Background: Transversus abdominis plane (TAP) block is a promising technique for analgesia after abdominal surgery. This prospective, randomized controlled trial assessed the effect of adding dexmedetomidine to bupivacaine in TAP block for donor hepatectomy. We hypothesized that this would improve postoperative morphine consumption and reduce analgesia related complication and inflammation. Methods: A total of 50 donor hepatectomy were enrolled in this study. Patients divided into two equal groups according to drugs used for TAP block. Group (B) received 20 ml of bupivacaine hydrochloride 0.25%, Group (BD) received 20 ml of bupivacaine hydrochloride 0.25% and 0.3 μg/kg dexmedetomidine, on both sides at the end of surgery and every 8 h for 48 h at right side only through inserted catheter. Primary outcome objective was morphine consumption at first 72 h. Secondary outcome objectives were morphine requirement, numbers of intake, time to first intake, pain score numerical analog scale (NAS), postoperative analgesia related complications, recovery of intestinal motility, and inflammatory markers. Results: Data were analyzed, rescue morphine analgesia was significantly lower in (BD) group compared with (B) groups as considering total morphine consumption (B 4 ± 1.9, BD 1.5 ± 0.5, P = 0.03), numbers of morphine intake (P = 0.04), morphine requirement (P = 0.03), and first time of analgesia intake (P = 0.04). NAS was significantly lower in group (BD) compared with group (B) group in the first 12 h (NAS 0 - P = 0.001, NAS 1 - P = 0.03). Adding dexmedetomidine improved gut motility, first oral intake without detectable anti-inflammatory effect. Conclusion: Adding dexmedetomidine to bupivacine in a surgically inserted catheter for TAP block in donor hepatectomy reduced morphine consumption without detectable anti-inflammatory effect.
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Patient satisfaction and experience with anesthesia: A multicenter survey in Saudi population p. 304
Abdulrahman Alsaif, Saleh Alqahtani, Farhan Alanazi, Faris Alrashed, Abdullah Almutairi
Background and Objectives: Patients' satisfaction of anesthesia outcomes is a major part of the overall quality of health care. The aim of this study is to evaluate patient's satisfaction whether pre- or post-operative as well as overall impression using a multicenter prespecified survey tool. Methods: Three hundred and three patients who underwent surgery regardless the type of anesthesia were surveyed. The interview conducted face-to-face before surgery then within the first 24 h of surgery. We recorded all basic demographics of patients, the quality of postoperative symptoms control, and the impression about anesthesia team. Results: The overall satisfaction level was moderate (56.5%) with nearly half of the patients dissatisfied with their anesthetic care due to different reasons. Nausea and vomiting control was the most common postoperative reasons for dissatisfaction followed by pain control with 35.6% and 31.7%, respectively. Conclusion: Type of anesthesia, giving an informative visit to the patient, and the control of postoperative symptoms are the most important predictors of patients' satisfaction.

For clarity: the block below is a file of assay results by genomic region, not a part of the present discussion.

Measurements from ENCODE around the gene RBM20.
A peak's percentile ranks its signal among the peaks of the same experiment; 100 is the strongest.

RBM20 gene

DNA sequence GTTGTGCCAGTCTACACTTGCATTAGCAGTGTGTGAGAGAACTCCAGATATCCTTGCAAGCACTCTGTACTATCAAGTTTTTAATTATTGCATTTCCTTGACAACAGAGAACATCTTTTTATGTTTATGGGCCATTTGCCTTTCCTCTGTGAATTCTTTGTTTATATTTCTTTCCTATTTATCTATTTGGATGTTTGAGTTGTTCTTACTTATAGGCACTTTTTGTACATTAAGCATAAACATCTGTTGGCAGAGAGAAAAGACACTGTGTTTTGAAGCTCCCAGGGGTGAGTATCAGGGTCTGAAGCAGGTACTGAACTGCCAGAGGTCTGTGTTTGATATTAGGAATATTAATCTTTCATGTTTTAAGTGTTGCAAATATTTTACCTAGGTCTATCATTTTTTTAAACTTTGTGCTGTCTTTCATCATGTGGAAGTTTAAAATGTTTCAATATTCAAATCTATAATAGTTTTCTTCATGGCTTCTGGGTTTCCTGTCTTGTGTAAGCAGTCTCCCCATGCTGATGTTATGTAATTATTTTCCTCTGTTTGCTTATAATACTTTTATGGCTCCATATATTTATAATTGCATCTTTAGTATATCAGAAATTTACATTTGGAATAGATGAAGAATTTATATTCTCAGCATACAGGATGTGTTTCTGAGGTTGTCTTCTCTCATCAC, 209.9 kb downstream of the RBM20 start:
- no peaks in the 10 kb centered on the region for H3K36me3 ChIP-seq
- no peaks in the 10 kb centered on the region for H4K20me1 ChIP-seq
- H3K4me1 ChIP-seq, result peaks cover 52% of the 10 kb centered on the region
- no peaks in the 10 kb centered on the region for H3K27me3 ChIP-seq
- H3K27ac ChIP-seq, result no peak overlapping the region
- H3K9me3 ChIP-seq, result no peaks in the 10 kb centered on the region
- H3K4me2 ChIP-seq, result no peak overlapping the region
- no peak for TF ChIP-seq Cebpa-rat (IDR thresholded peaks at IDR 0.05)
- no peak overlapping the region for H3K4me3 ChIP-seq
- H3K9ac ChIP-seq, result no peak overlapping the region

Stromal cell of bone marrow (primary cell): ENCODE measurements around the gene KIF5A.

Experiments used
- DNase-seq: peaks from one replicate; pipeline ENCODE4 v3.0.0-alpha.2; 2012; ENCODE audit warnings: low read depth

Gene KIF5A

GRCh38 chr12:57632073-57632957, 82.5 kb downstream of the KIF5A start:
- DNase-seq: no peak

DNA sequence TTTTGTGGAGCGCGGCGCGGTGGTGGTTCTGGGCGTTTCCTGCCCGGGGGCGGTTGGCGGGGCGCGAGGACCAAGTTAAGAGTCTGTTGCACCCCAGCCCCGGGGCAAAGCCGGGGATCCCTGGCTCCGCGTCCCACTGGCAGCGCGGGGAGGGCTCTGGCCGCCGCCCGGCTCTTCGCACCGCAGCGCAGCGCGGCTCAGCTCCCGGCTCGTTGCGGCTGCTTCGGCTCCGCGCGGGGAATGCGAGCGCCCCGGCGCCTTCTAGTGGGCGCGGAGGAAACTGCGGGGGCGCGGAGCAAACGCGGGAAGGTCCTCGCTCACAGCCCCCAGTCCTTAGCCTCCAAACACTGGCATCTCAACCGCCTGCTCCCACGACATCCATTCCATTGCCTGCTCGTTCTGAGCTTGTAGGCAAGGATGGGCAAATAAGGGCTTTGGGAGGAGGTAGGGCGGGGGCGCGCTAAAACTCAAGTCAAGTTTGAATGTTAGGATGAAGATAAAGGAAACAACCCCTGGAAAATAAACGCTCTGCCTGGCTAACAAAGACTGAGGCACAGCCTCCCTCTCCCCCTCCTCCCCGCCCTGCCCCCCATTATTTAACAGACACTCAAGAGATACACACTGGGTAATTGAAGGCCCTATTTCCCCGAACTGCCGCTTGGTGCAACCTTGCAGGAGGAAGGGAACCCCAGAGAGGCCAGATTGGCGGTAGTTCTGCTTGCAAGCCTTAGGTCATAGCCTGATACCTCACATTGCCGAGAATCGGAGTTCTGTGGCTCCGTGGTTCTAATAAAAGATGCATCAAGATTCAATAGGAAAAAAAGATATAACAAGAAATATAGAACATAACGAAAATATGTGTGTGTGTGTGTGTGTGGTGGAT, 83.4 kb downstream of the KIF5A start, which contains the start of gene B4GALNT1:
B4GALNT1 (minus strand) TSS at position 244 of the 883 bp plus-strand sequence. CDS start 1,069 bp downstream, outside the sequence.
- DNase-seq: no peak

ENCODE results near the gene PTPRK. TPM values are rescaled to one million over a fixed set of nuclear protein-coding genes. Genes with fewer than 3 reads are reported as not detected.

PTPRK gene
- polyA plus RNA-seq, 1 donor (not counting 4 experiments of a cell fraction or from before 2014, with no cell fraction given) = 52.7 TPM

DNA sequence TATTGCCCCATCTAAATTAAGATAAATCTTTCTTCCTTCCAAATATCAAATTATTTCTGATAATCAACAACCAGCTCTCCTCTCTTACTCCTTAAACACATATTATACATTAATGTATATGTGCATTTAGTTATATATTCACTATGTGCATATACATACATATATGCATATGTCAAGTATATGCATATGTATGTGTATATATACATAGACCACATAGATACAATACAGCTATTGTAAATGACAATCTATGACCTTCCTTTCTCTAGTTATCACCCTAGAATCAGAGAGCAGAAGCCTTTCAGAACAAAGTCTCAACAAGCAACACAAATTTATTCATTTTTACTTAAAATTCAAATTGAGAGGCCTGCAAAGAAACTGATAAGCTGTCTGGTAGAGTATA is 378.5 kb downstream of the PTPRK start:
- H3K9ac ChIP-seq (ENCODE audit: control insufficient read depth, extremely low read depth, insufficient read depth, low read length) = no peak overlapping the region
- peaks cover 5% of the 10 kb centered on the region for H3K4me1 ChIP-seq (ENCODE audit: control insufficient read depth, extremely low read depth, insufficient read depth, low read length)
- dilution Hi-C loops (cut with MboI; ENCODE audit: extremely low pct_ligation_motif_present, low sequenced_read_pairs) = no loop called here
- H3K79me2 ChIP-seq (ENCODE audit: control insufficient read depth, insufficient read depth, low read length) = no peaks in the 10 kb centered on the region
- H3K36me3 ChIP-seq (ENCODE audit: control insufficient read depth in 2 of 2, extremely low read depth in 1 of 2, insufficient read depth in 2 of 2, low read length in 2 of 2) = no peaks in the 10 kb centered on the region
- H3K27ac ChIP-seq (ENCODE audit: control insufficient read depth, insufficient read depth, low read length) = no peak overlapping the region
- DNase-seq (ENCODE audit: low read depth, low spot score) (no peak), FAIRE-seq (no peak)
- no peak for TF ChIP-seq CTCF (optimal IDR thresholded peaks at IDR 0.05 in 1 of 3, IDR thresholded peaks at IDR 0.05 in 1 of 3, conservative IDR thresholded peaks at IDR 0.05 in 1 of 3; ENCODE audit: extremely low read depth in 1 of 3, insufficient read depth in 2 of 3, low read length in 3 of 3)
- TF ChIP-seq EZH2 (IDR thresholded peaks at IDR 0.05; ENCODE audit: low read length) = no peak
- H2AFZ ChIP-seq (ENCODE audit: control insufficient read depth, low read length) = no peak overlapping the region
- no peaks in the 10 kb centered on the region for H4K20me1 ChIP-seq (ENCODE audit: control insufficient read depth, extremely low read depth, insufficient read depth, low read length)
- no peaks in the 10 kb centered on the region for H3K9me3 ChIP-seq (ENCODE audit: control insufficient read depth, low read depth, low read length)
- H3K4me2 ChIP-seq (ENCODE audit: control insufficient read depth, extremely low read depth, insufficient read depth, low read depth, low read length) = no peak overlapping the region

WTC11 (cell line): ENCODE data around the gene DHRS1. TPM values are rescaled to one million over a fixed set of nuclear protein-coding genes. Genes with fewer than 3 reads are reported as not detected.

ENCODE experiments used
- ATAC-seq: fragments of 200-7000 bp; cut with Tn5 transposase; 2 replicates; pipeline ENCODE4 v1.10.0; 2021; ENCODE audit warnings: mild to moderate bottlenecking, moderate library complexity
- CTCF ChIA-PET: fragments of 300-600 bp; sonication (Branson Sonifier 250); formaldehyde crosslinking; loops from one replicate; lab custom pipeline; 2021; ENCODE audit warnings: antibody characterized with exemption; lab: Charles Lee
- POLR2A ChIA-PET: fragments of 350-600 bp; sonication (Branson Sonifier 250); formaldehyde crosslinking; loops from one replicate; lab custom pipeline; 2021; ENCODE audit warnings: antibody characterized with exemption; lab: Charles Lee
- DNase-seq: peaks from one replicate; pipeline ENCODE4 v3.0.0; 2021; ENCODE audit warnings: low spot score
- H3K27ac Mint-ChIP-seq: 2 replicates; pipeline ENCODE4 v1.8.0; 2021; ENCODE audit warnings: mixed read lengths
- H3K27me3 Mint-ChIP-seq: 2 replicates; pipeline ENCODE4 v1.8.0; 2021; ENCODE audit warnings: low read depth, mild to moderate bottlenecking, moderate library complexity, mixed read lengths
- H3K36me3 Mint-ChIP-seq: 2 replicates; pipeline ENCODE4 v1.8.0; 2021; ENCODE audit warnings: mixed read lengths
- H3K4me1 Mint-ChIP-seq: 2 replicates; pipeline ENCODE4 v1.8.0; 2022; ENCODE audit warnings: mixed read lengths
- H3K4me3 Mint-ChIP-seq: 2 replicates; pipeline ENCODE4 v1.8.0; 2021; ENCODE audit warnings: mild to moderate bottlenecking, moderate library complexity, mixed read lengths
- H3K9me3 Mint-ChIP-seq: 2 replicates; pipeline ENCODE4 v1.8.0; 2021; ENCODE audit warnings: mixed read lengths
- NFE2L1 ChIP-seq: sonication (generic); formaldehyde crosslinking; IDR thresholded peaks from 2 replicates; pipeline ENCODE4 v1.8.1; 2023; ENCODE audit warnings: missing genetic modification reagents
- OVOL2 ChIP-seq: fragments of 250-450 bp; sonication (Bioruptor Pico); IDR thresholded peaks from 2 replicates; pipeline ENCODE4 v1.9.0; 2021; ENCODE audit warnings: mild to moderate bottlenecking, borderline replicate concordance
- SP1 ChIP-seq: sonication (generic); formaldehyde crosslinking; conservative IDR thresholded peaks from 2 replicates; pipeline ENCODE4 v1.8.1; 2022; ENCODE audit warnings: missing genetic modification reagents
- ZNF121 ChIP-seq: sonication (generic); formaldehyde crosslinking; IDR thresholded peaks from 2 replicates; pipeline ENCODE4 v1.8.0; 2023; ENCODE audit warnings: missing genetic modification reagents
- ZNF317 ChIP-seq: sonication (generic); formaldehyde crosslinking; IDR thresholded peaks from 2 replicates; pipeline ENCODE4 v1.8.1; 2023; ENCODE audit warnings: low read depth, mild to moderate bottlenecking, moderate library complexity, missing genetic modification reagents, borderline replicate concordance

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Intraoperative fluid management: Past and future, where is the evidence? Highly accessed article p. 311
Abdulmohsin A Al-Ghamdi
Currently, there is no consensus about the optimum intraoperative fluid therapy strategy. There is growing body of evidence supports the beneficial effects of adopting “Goal-directed therapy” over either the “liberal” or “restrictive” fluid therapy strategies. In this narrative review, we have presented the evidence to support the optimum strategy for intraoperative therapy. In conclusion, whatever the intravenous fluid replacement strategy used, the anesthesiologist must be prepared to adjust the composition and rate of the fluids administered to provide sufficient intravascular fluid volume for adequate perfusion of vital organs without overwhelming the glycocalyx function with fluid overloads.
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Bedside ultrasound assessment of gastric content in children noncompliant with preoperative fasting guidelines: Is it time to include this in our practice? p. 318